Camara Laye's The Dark Child is a 1953 French-language memoir about the author's childhood in Guinea. The son of a protective mother and a mystical-minded blacksmith and goldsmith father, Laye writes with affection about Malinke-Muslim traditions...
Camara Laye was a novelist from Guinea. He is regarded as a foundational writer of Francophone African literature.
Born in the town of Kouroussa, French Guinea (at the time a French colony), Laye studied mechanics as a teenager in the country's capital of Conarky. In 1947, he moved to Paris and furthered his education in engineering. These formative events became the source material for his 1953 autobiographical novel, L'Enfant noir (The Dark Child). The book won the 1954 Prix Charles Veillon.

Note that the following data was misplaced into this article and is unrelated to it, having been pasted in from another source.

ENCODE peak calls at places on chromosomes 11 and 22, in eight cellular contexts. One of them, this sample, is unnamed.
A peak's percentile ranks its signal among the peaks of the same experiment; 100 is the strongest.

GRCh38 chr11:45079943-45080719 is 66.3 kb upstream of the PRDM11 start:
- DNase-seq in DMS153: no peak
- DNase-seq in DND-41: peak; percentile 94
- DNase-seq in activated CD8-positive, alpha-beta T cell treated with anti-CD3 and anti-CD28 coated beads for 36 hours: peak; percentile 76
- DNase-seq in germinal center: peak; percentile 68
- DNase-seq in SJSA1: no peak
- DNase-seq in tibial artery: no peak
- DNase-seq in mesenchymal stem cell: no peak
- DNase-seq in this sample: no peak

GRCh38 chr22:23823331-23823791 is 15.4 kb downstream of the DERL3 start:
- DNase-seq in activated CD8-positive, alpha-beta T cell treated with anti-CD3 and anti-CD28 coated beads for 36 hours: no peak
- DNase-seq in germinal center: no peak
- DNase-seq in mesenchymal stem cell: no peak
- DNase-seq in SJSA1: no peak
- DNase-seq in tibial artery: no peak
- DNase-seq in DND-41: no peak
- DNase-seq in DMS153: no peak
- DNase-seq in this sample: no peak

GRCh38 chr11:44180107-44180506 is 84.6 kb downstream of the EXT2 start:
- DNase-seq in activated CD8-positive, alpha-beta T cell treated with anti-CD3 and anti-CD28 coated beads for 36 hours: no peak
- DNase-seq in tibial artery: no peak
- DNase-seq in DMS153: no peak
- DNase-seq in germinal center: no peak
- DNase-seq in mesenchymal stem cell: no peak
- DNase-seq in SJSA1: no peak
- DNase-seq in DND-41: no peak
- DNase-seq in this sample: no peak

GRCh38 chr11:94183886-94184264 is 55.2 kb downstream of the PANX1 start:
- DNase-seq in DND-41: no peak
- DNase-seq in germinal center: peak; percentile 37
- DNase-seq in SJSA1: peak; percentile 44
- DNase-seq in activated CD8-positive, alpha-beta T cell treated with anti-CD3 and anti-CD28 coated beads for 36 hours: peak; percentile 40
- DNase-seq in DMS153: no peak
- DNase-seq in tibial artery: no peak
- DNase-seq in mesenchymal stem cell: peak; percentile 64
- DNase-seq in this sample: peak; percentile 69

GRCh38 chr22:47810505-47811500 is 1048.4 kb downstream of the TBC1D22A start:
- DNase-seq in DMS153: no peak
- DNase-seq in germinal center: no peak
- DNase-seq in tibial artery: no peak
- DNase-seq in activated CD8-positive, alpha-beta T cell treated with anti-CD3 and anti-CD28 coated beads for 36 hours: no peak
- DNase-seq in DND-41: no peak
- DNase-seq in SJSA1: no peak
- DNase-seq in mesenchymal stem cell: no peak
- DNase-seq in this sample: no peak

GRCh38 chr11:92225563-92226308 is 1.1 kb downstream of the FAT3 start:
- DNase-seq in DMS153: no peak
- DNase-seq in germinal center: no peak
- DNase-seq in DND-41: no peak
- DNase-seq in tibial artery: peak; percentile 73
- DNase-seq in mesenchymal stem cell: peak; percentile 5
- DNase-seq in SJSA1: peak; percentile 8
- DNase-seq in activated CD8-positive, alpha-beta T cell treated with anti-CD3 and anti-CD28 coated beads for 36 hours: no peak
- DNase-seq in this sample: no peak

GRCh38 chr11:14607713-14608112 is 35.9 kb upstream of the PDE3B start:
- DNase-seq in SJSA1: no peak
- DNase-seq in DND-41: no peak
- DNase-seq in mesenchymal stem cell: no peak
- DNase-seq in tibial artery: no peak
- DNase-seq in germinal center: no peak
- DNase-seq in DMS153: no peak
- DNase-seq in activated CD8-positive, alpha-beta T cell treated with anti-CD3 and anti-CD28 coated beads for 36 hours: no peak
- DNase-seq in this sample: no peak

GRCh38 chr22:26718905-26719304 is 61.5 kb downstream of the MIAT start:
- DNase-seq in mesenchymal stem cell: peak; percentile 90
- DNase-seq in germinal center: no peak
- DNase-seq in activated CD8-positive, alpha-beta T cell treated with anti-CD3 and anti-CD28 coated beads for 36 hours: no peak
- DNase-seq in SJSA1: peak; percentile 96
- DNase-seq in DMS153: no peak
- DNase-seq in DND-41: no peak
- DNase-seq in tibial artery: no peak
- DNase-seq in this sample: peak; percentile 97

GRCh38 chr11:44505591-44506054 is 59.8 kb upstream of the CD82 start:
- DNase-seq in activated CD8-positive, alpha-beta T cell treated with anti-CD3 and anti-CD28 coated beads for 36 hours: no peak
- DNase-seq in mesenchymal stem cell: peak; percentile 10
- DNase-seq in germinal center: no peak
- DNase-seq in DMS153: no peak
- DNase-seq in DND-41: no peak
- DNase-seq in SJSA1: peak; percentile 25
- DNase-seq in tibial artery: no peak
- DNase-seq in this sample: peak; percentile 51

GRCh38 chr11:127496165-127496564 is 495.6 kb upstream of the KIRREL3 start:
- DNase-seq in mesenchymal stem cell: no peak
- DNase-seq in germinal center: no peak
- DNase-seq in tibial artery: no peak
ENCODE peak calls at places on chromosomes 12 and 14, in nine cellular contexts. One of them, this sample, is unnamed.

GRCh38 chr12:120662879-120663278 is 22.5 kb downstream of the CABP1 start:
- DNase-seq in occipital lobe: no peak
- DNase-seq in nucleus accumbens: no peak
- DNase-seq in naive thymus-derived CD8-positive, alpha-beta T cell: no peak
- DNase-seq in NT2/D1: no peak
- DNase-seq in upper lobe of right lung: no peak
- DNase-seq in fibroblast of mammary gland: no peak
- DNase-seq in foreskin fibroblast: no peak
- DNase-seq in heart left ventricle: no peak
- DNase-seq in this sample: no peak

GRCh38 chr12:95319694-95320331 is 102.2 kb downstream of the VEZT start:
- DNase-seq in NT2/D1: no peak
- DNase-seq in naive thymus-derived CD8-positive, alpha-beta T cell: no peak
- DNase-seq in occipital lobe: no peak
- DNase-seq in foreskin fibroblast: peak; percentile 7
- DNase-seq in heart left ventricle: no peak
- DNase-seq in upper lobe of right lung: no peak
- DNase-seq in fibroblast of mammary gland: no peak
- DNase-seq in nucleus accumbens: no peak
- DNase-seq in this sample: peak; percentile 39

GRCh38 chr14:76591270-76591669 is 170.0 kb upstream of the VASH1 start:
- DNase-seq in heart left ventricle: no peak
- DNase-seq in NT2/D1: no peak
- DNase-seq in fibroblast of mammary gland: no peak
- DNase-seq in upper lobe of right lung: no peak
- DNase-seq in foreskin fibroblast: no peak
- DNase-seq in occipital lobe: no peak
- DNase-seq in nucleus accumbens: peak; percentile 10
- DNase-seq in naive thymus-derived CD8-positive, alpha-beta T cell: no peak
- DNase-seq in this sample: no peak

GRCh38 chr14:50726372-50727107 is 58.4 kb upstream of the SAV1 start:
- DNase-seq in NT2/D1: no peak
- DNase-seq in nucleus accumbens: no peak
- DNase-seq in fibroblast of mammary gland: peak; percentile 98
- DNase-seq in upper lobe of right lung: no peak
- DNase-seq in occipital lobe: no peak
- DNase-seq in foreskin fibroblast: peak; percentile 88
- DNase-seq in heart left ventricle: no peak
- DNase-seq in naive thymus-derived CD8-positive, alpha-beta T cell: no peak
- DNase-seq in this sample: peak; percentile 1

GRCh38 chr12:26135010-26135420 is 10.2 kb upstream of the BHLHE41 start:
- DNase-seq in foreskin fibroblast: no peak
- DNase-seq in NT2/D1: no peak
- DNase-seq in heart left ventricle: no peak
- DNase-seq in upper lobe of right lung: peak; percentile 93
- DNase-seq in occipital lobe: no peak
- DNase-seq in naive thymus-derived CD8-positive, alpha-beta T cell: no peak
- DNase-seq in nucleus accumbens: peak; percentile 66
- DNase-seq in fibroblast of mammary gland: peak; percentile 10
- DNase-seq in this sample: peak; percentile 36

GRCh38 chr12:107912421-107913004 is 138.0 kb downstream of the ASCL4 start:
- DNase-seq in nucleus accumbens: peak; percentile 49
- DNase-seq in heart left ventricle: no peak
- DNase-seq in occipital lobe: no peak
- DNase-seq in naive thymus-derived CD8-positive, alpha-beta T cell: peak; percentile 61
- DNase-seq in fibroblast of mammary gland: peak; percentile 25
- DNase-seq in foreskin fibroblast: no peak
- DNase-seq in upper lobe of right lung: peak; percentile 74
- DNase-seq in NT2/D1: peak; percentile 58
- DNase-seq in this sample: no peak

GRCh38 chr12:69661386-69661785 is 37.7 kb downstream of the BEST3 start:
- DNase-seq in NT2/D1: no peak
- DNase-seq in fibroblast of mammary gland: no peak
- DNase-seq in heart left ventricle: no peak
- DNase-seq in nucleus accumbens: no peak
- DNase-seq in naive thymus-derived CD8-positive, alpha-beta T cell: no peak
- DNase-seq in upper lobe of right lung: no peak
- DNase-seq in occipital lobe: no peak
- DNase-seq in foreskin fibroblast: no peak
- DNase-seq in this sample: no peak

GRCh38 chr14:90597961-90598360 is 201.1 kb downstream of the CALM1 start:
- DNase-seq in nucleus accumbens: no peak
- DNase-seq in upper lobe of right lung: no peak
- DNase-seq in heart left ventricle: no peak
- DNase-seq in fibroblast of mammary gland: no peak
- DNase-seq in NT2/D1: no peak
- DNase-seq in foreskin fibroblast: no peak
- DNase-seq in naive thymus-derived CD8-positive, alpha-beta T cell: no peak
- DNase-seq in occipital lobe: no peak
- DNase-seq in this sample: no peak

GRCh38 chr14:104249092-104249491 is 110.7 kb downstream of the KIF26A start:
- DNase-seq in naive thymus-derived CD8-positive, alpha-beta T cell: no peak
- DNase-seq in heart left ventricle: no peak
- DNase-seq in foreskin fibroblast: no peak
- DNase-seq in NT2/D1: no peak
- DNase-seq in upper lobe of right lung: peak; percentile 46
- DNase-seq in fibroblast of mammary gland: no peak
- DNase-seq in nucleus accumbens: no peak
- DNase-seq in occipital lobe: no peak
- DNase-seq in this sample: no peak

Laye followed his debut with Le Regard du roi (The Radiance of the King) the following year and moved back to Africa in 1956. Laye worked for the now-independent government of Guinea in the early 1960s before moving to Senegal in 1965. He did not publish his third novel, Dramouss (A Dream of Africa), until 1966. Never returning to his home country, Laye continued to live in Senegal, releasing his last novel, Le Maître de la parole—Kouma Lafôlô Kouma (The Guardian of the Word), in 1978. He died in 1980 of a kidney infection.